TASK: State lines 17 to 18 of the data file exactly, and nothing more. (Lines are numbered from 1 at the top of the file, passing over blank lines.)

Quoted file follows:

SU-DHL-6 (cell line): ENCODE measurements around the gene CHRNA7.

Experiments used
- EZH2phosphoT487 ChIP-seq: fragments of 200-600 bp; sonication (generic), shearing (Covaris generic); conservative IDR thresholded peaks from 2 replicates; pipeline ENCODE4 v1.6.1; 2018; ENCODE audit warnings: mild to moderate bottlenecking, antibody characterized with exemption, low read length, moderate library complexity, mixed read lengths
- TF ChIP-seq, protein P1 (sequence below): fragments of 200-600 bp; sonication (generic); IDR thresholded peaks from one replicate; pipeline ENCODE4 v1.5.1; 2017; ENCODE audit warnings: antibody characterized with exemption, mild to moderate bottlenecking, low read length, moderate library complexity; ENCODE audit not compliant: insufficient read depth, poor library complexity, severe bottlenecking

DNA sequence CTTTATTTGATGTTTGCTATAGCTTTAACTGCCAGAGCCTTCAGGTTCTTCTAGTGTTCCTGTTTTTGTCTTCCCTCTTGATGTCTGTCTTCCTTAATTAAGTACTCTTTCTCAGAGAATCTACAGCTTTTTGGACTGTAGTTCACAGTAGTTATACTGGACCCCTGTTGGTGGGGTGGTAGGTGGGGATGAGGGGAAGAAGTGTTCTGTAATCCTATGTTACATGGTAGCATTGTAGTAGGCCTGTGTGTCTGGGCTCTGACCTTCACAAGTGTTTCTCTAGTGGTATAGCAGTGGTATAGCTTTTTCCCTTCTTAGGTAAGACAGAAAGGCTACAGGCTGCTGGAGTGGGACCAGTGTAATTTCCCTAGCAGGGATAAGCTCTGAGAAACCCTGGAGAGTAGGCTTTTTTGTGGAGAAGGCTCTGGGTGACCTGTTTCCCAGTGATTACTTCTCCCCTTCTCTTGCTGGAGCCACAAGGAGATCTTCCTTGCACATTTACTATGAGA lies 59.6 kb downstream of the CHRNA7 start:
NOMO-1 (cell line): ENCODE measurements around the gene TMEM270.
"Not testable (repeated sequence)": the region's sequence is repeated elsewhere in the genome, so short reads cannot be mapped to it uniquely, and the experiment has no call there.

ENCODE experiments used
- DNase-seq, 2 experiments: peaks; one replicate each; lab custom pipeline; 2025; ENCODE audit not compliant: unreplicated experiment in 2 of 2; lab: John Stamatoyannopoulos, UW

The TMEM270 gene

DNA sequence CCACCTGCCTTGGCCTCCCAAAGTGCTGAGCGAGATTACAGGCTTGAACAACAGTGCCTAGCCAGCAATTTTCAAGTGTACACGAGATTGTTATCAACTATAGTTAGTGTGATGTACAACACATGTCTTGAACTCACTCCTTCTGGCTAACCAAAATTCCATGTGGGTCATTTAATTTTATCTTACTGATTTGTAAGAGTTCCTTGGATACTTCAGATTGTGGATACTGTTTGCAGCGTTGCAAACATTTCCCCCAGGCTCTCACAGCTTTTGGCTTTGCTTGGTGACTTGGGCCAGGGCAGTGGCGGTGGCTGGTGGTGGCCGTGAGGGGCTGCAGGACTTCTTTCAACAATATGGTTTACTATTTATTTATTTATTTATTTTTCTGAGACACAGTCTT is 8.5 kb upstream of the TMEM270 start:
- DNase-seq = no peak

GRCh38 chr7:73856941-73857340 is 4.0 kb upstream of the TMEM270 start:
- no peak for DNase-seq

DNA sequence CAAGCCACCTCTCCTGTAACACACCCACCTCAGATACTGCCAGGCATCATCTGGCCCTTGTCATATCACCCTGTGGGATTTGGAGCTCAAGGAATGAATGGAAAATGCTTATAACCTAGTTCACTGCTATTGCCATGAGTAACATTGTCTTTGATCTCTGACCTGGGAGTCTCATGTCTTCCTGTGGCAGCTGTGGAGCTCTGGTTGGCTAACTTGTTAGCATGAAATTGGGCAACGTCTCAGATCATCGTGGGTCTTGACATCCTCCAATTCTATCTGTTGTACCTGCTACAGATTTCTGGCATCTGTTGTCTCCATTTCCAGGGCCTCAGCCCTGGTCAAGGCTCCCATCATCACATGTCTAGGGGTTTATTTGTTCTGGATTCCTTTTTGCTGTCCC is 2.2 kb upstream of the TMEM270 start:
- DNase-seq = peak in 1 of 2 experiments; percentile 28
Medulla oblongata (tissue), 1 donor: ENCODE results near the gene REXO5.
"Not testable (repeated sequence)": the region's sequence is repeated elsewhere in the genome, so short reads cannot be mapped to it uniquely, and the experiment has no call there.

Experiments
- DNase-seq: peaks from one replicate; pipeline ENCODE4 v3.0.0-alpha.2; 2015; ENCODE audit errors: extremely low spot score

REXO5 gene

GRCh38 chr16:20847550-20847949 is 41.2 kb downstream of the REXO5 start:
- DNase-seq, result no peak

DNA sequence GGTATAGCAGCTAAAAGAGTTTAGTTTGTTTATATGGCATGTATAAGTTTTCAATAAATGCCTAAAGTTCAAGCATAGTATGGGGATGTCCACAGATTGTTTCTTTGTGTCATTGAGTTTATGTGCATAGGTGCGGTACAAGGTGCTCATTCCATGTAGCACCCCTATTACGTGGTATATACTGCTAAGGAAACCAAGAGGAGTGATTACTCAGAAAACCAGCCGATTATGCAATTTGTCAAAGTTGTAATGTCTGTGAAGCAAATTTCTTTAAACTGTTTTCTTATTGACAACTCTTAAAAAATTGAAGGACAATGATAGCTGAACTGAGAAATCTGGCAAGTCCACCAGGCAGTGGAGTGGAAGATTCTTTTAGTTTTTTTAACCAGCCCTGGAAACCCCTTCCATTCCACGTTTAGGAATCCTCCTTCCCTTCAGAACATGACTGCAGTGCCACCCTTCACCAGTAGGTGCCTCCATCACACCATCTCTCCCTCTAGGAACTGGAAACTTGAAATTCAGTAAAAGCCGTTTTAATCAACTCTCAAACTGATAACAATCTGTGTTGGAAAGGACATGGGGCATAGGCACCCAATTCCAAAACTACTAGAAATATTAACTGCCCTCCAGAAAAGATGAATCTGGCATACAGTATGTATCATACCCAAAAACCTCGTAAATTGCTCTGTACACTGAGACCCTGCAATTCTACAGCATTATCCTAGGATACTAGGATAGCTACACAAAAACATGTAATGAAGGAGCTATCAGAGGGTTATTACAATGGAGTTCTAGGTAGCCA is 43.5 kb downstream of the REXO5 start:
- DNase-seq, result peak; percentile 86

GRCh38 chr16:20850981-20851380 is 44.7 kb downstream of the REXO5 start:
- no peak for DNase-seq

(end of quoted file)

Medulla oblongata (tissue), 1 donor: ENCODE results near the gene REXO5.
"Not testable (repeated sequence)": the region's sequence is repeated elsewhere in the genome, so short reads cannot be mapped to it uniquely, and the experiment has no call there.